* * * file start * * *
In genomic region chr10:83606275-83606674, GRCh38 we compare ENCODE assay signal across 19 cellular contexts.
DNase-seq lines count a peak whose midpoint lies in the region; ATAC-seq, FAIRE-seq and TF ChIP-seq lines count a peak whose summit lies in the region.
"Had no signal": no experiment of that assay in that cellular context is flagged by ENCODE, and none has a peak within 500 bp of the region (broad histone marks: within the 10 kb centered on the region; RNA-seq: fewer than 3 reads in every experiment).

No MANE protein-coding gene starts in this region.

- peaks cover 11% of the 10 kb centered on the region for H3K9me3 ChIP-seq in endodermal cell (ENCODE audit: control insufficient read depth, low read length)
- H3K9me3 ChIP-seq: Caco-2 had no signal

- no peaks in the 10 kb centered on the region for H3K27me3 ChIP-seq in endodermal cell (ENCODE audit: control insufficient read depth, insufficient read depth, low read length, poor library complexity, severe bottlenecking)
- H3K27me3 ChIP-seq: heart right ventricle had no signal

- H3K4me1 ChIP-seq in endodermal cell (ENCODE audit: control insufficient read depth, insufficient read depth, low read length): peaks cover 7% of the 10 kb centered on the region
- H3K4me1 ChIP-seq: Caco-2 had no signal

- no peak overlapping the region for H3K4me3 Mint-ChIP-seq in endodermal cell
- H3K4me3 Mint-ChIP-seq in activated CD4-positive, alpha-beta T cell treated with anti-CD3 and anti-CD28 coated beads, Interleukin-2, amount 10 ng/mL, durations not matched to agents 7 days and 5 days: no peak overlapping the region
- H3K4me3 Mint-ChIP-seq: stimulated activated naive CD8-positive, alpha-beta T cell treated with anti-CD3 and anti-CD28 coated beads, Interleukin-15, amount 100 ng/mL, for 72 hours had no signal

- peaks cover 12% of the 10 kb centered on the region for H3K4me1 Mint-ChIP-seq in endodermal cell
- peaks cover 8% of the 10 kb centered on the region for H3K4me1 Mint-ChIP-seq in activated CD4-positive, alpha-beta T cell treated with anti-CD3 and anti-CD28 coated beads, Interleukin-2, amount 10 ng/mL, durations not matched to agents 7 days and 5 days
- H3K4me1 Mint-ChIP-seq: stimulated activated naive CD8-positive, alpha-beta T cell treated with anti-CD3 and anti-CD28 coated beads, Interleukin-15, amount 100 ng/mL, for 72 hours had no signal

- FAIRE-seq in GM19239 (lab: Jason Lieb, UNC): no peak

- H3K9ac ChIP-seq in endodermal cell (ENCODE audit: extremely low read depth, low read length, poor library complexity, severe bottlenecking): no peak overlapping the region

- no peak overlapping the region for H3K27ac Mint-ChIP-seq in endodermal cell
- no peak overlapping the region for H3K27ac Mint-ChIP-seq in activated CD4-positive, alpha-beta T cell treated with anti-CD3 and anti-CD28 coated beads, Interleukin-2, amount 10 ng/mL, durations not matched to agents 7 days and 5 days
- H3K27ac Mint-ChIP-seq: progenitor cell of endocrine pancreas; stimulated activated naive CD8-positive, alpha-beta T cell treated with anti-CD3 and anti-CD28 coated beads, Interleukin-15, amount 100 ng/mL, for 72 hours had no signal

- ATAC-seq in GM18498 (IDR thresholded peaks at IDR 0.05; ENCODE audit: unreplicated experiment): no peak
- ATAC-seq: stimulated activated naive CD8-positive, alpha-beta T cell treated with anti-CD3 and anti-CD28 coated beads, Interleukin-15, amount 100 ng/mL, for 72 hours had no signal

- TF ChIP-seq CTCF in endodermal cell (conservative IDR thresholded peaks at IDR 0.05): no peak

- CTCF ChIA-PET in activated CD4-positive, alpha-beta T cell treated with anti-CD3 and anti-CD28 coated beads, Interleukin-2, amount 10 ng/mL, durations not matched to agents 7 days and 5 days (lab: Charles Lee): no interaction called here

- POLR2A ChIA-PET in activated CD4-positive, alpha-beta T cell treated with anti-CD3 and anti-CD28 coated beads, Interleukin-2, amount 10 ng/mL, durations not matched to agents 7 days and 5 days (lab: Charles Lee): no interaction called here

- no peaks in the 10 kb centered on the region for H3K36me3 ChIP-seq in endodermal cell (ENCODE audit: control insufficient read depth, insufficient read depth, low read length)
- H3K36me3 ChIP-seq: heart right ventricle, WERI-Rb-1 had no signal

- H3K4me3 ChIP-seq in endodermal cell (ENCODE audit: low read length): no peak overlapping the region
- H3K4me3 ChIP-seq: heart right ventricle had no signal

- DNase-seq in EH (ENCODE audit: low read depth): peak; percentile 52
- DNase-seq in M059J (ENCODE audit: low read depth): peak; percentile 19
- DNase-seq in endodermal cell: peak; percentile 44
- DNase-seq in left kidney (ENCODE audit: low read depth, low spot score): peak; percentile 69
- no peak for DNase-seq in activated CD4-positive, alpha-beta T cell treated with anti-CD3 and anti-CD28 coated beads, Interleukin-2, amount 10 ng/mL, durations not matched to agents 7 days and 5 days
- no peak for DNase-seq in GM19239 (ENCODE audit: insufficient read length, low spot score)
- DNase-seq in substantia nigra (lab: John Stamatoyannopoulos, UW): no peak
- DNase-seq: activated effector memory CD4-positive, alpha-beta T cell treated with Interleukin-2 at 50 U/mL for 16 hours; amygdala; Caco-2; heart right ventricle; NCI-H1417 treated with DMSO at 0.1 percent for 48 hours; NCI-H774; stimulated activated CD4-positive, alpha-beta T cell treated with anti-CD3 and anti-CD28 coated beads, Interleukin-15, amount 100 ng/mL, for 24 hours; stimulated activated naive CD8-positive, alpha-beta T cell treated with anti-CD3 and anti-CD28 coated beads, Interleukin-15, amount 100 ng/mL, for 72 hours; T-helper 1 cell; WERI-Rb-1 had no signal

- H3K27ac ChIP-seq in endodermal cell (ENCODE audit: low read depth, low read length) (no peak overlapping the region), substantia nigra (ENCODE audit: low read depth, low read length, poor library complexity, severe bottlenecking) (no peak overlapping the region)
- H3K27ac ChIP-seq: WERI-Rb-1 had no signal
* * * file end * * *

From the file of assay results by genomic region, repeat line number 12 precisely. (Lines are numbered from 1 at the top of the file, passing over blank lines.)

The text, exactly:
- H3K4me3 Mint-ChIP-seq in activated CD4-positive, alpha-beta T cell treated with anti-CD3 and anti-CD28 coated beads, Interleukin-2, amount 10 ng/mL, durations not matched to agents 7 days and 5 days: no peak overlapping the region